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Old 02-03-2012, 10:31 PM   #11
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Originally Posted by Chainfire View Post
Your AC solution will not work where I live. Our humidity is too high to get much evaporative cooling.

We have all become spoiled. The first AC I lived in was when I went to boot camp. I do not remember being miserable as a kid in the summers, but I sure would be now.
I've been in north Florida in the summers and winters, it's climate is not very different at all from north Mississippi.
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Old 02-03-2012, 11:13 PM   #12
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I have and use a free-standing stove for winter, and plenty of trees. The only propane I use is for the cook-top, and I have a 300 gallon tank of propane. No A/C would be a real problem. Unfortunately, my house isn't conducive to cross-ventilation.

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Old 02-03-2012, 11:19 PM   #13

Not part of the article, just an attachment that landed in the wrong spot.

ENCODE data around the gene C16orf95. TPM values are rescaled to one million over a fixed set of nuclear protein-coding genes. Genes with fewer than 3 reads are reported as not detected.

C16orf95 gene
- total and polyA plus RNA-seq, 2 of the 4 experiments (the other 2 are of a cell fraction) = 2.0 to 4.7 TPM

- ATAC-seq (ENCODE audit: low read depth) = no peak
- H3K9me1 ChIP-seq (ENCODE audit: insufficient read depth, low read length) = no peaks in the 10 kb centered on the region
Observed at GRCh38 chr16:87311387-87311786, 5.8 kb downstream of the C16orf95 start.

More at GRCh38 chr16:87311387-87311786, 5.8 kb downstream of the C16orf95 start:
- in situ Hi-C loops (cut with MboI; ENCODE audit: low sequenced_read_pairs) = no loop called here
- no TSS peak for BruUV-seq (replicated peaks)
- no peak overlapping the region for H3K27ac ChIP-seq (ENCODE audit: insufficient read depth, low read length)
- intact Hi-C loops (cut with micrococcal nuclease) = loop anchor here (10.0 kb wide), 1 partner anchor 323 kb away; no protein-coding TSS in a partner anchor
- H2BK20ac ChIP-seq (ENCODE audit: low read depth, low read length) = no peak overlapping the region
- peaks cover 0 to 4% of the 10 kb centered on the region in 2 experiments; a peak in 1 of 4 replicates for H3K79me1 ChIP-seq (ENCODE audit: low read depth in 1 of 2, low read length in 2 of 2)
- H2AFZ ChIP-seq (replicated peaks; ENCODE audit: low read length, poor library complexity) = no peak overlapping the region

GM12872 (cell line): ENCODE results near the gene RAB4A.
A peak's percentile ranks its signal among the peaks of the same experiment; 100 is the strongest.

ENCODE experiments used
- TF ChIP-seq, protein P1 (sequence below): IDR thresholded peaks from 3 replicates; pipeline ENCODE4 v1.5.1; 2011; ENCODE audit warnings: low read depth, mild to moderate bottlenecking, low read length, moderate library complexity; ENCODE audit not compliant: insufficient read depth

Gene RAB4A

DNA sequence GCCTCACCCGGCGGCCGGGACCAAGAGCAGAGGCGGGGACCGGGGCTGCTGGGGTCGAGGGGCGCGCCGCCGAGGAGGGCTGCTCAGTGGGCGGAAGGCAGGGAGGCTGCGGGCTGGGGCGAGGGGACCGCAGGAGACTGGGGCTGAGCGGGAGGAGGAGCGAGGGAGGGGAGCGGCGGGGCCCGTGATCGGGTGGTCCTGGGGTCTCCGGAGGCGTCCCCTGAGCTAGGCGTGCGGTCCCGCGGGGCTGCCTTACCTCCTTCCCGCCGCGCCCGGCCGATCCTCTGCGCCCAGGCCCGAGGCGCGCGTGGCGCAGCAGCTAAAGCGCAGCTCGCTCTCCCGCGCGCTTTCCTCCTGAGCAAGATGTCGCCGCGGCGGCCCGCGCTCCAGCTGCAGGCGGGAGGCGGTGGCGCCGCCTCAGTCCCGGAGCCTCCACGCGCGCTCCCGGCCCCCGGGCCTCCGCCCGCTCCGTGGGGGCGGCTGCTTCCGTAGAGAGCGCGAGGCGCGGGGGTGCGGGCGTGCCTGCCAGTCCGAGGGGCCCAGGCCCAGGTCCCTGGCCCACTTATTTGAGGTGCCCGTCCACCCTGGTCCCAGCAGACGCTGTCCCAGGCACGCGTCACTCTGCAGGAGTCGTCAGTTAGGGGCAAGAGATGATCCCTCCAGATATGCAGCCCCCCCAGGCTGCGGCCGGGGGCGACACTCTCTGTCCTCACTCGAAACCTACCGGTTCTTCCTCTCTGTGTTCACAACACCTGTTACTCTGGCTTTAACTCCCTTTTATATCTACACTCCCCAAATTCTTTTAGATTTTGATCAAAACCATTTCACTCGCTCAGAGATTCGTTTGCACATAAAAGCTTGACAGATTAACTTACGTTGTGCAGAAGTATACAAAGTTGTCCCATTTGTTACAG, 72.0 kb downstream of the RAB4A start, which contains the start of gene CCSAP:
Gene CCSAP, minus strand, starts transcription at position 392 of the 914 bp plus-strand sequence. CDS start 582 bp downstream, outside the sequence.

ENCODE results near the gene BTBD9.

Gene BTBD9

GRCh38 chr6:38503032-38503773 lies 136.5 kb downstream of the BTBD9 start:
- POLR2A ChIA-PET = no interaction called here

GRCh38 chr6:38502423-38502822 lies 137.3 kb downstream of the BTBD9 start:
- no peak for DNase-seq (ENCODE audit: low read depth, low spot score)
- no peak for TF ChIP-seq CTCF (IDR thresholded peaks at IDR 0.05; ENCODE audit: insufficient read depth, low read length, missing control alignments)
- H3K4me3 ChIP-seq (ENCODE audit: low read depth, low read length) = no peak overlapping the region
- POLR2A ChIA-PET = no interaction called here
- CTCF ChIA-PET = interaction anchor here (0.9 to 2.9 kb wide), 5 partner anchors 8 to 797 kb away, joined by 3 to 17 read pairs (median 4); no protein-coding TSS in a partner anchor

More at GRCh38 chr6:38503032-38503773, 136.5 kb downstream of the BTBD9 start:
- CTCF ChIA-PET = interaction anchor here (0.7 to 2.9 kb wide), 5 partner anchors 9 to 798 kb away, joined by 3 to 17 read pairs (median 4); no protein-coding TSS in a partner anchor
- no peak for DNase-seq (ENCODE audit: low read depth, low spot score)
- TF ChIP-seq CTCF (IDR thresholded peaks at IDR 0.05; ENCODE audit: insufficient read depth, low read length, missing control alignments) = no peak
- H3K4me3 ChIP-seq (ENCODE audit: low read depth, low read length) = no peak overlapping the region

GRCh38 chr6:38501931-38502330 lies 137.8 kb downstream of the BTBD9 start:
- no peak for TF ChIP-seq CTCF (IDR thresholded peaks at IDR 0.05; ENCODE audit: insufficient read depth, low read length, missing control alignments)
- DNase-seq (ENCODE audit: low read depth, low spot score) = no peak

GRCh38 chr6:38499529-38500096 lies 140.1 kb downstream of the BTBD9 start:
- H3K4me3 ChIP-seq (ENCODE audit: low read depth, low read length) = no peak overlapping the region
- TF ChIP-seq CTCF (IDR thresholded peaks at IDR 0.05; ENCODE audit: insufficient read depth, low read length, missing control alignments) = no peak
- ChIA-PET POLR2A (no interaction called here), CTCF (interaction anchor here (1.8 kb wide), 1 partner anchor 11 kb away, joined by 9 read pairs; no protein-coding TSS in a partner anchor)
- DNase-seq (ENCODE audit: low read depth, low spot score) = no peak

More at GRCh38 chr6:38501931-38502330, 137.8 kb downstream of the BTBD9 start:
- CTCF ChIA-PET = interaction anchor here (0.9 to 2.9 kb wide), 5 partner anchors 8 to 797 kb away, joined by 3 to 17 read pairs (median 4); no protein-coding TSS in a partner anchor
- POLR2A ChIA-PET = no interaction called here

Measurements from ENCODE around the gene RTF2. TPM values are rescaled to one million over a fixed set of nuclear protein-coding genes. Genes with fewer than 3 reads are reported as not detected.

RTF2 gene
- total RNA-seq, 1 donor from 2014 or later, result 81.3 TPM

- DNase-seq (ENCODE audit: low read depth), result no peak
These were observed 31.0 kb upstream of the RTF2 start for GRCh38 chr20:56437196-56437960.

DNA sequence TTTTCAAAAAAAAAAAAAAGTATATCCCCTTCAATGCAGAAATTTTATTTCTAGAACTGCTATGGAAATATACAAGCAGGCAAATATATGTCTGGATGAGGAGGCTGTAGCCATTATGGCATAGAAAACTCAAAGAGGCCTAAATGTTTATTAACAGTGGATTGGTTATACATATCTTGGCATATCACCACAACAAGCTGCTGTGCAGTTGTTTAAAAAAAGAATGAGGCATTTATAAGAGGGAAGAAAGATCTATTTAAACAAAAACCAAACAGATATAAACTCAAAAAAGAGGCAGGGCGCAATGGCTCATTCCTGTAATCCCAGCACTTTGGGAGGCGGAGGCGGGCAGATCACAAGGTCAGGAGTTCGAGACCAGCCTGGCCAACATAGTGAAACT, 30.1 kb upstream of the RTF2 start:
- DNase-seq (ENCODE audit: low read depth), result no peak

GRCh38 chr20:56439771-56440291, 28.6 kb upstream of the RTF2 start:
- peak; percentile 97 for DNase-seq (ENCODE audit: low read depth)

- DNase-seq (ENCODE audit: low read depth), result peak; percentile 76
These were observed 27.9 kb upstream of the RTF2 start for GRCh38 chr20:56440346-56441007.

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For heating for any period of time beyond the amount of fuel you have stored, replacement fuel becomes the driving factor.

Unless you have a natural gas well, then NG, Propane, etc will stop when your tank is empty. Getting through a week long ice storm- not a problem. If you are looking at TEOTWAWKI, then something else is needed. For most, that will be wood- for a few folks, coal.

Wood pellet stoves are nice, but need a specially processed fuel, and electricity to run. A wood stove, wood burning furnace, fireplace or fireplace insert can burn most of what will fit. Stay away from stuffing a wad of paper trash in one unless you want to learn about chimney fires.

Wood stoves can be as simple as an inexpensive sheet metal heater, which has a SHORT service life, or as pricey as an airtight soapstone wood stove. An intermediate cost is a heavy steel wood stove, such as the Englander or Papa Bear style. Us? Wood burning furnace, connected to the ductwork in the house.